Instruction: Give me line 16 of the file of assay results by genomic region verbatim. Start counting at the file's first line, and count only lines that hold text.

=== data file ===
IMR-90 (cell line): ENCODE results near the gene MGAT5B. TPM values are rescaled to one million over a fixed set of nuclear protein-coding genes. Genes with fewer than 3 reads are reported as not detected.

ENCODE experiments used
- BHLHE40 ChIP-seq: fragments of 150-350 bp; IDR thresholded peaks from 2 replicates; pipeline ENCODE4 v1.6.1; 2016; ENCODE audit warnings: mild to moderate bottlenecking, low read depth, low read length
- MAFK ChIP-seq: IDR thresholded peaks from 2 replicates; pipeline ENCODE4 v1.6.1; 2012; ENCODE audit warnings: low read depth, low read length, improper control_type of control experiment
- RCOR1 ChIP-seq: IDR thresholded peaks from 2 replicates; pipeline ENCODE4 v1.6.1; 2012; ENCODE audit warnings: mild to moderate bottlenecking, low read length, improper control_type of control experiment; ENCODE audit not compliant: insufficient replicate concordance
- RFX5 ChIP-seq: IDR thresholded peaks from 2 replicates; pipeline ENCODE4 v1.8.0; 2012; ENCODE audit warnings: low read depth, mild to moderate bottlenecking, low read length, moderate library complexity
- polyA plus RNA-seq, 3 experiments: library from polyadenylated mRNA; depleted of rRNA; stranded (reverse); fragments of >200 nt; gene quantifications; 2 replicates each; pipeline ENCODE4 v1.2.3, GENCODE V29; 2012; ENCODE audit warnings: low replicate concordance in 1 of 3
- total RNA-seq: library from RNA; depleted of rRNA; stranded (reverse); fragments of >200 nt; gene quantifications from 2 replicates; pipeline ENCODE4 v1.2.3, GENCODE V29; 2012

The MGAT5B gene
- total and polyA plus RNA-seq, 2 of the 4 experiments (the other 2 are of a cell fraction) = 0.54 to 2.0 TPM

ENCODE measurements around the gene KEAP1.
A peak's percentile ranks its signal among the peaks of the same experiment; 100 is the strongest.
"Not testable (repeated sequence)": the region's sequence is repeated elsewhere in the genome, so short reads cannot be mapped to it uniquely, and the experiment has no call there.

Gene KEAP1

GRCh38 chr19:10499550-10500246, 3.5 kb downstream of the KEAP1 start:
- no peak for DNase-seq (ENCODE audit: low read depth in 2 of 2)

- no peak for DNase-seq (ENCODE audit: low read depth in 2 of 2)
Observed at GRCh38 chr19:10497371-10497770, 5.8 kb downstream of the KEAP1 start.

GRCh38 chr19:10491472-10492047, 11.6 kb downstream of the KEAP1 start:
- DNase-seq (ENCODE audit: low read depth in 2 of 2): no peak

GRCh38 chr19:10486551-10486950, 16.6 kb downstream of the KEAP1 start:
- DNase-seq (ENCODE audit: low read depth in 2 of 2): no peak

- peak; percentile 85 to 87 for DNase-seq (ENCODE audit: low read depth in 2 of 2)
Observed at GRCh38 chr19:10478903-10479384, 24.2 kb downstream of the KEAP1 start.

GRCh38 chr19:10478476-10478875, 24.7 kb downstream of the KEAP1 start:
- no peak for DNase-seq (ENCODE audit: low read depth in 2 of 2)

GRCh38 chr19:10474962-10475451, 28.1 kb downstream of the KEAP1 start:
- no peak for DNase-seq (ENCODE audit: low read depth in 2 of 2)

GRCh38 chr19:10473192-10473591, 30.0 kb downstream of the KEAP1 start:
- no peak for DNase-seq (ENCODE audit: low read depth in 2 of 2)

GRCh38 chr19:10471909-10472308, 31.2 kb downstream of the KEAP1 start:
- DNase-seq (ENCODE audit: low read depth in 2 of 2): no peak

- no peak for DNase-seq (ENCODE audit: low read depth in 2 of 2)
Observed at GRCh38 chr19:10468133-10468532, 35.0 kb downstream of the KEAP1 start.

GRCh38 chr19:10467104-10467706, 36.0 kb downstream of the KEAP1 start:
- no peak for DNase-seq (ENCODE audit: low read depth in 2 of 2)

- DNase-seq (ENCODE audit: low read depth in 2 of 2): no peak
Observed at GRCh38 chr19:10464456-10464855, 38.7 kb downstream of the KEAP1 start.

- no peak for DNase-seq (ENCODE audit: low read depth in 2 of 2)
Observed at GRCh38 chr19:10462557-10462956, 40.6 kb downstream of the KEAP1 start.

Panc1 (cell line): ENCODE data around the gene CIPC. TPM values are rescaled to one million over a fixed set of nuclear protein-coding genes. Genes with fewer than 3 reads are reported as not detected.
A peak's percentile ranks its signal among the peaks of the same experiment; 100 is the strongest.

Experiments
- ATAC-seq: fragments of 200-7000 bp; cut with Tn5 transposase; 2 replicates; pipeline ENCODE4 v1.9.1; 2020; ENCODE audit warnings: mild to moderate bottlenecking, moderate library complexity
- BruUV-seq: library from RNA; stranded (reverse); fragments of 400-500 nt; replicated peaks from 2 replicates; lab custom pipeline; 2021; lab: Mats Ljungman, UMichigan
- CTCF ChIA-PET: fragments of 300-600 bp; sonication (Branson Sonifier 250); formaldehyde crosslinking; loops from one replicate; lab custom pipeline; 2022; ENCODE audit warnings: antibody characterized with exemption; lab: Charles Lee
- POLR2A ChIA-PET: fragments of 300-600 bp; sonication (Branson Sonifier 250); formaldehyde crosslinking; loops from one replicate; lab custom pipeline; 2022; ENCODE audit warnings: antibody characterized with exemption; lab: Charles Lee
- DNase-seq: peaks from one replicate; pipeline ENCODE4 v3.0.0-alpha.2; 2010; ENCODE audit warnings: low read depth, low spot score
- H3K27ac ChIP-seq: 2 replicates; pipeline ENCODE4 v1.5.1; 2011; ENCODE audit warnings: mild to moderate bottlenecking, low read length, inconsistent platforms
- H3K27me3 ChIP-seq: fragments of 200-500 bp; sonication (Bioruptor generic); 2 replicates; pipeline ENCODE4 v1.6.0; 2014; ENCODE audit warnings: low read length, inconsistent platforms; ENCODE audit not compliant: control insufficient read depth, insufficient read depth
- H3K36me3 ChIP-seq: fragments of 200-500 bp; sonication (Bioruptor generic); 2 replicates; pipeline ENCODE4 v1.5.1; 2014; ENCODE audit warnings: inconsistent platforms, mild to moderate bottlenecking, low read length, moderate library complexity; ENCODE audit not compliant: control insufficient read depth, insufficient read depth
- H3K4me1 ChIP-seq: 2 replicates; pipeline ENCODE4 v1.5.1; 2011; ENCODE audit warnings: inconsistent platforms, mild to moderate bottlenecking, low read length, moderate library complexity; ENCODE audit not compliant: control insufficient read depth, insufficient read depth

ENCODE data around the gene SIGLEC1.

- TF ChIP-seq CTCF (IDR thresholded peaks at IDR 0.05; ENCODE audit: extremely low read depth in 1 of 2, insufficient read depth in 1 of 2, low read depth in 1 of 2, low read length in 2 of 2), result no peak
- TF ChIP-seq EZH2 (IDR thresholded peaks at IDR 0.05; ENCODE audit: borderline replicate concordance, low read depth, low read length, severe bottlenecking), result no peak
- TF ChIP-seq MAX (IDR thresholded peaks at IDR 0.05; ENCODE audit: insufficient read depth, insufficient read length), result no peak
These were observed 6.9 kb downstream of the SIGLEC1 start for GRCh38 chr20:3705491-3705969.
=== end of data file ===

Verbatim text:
- no peak for DNase-seq (ENCODE audit: low read depth in 2 of 2)